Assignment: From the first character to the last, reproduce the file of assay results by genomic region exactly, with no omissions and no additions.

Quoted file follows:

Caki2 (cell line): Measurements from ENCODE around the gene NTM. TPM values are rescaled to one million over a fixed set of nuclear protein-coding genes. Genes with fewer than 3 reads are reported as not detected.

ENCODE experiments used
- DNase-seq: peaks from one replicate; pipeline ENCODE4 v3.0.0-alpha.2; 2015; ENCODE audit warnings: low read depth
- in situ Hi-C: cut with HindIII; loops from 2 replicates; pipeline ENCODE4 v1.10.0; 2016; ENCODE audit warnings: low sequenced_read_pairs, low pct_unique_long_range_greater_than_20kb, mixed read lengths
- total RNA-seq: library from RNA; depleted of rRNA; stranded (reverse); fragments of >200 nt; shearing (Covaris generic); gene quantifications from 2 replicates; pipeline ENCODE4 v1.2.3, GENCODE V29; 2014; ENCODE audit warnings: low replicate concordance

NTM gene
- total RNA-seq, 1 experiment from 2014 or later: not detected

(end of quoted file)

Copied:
Caki2 (cell line): Measurements from ENCODE around the gene NTM. TPM values are rescaled to one million over a fixed set of nuclear protein-coding genes. Genes with fewer than 3 reads are reported as not detected.

ENCODE experiments used
- DNase-seq: peaks from one replicate; pipeline ENCODE4 v3.0.0-alpha.2; 2015; ENCODE audit warnings: low read depth
- in situ Hi-C: cut with HindIII; loops from 2 replicates; pipeline ENCODE4 v1.10.0; 2016; ENCODE audit warnings: low sequenced_read_pairs, low pct_unique_long_range_greater_than_20kb, mixed read lengths
- total RNA-seq: library from RNA; depleted of rRNA; stranded (reverse); fragments of >200 nt; shearing (Covaris generic); gene quantifications from 2 replicates; pipeline ENCODE4 v1.2.3, GENCODE V29; 2014; ENCODE audit warnings: low replicate concordance

NTM gene
- total RNA-seq, 1 experiment from 2014 or later: not detected